As an artistic skater myself, I can certainly appreciate the importance of an understanding of body movement and dance. I've taken ballet classes, performed as a modern dancer and even had the opportunity to experience Ecstatic Dance with the wonderful Sarah McClure. So, when Annette Thomas approached me and asked if I'd review her instructional DVD "Lessons In Ballet For The Figure Skaters: Level 1", I was of course thrilled. Thomas trained as a dancer at Carnegie Hall under the tutelage of Maria Nevelska of the Bolshoi Ballet and with Ana Garcia of the San Juan Ballet Company, Marguerite De Anguera of the Connecticut Regional Ballet Company and Mme. Alexandra Danilova and has drawn upon her own experience studying the art to produce two books on the subject: "Lessons In Classical Dance For The Figure Skater" and "Fundamentals of Alignment and Classical Movement for Figure Skaters".

Trained in the Vaganova method of ballet, which incorporates both Italian and French styles of movement, Thomas' DVD includes a video introduction, preliminary exercises, a full ballet lesson including warm-up floor exercises, barre work including demi and grand pliés, fondu par terre and rond de jamb en l'air. The most unique and effective part of the DVD in my opinion though is a "skates on" lesson of barre work presenting exercises in stance and balance that are particularly suited and well suited to figure skating posture and extension. The students demonstrating the exercises are, as Thomas attests in the DVD, not professionally trained dancers which I actually really liked. If you're trying to teach skaters without extensive dance training ballet, why not use skaters without extensive dance training? The DVD comes with an accompanying booklet that details each part of each exercise step-by-step, which I think is a fantastic teaching tool because as any skating coach or educator in any walk of life knows, people have different learning styles.

Thomas has put her instructional skills to the test with Jodi Porter's American Ice Theatre... and just look at the results in the fabulous artistic skaters with a clear understanding of body line that are coming out of the workshops and master choreography techniques classes there. You even have world renowned skaters like Caryn Kadavy participating in these master classes.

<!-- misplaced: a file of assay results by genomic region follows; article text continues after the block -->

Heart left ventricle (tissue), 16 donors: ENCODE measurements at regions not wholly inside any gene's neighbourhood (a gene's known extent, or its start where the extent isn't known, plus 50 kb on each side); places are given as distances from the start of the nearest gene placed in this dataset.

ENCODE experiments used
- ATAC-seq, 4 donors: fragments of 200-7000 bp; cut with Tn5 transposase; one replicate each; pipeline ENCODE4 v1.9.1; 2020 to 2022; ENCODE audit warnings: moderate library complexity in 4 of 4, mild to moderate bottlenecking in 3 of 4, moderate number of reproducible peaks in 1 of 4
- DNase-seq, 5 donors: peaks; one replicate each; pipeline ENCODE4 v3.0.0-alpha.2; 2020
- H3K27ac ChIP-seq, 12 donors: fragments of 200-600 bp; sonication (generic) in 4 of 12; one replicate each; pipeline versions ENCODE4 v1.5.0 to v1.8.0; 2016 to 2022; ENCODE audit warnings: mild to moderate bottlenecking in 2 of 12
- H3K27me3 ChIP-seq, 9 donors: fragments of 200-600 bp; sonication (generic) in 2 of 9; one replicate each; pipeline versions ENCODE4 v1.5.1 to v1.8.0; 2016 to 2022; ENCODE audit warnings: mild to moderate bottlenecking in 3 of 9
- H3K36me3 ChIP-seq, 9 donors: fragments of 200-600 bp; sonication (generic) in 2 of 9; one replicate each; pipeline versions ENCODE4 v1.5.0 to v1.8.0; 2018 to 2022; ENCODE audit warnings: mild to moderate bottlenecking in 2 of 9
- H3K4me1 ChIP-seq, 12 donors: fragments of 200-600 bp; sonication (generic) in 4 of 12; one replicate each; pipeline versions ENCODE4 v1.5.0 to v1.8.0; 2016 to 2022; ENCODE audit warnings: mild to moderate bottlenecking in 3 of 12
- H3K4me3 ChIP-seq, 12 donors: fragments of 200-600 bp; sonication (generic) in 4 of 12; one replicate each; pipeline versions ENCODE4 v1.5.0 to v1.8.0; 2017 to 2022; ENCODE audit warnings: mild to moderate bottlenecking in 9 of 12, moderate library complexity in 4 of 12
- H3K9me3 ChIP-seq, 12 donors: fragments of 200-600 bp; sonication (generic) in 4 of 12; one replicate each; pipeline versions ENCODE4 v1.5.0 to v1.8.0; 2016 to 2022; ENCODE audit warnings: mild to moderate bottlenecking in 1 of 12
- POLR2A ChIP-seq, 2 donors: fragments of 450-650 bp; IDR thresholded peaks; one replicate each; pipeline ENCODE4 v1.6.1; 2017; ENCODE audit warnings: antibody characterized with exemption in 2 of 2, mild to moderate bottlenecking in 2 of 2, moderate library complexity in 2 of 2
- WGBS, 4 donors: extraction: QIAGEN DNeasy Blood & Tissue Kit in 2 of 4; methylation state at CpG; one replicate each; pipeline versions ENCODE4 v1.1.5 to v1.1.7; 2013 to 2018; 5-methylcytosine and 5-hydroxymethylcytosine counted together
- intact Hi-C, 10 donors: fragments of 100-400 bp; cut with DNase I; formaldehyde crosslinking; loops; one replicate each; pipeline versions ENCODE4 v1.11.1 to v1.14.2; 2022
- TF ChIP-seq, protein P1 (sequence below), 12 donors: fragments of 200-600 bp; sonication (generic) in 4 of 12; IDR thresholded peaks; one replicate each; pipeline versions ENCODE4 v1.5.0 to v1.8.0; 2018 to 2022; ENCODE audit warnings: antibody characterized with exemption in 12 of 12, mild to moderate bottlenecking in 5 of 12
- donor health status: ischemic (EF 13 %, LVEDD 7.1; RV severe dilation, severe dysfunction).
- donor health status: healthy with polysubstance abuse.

I can honestly give this DVD high praise. It's laid out and presented in such a way that any coach (at any level) can use the DVD to take their skaters back to basics and work on movement and those finishing touches themselves. It's self serve schooling and in the day and age we live in, you couldn't ask for anything better. Whether you're a skater or a coach, you're never too old or 'too good' to learn a thing or two, and hey, even if you're not a skater yourself, who wouldn't love to take a ballet class right in the comfort of their own living room? Thomas' DVD is available for purchase online at directly for $59.95 USD and if you're looking for the perfect gift for that skater in your life, get yourself a copy. Not only will they thank you, the judges will too.

Skate Guard is a blog dedicated to preserving the rich, colourful and fascinating history of figure skating. Over ten years, the blog has featured over a thousand free articles covering all aspects of the sport's history, as well as four compelling in-depth features. To read the latest articles, follow the blog on FacebookTwitterPinterest and YouTube. If you enjoy Skate Guard, please show your support for this archive by ordering a copy of the figure skating reference books "The Almanac of Canadian Figure Skating", "Technical Merit: A History of Figure Skating Jumps" and "A Bibliography of Figure Skating":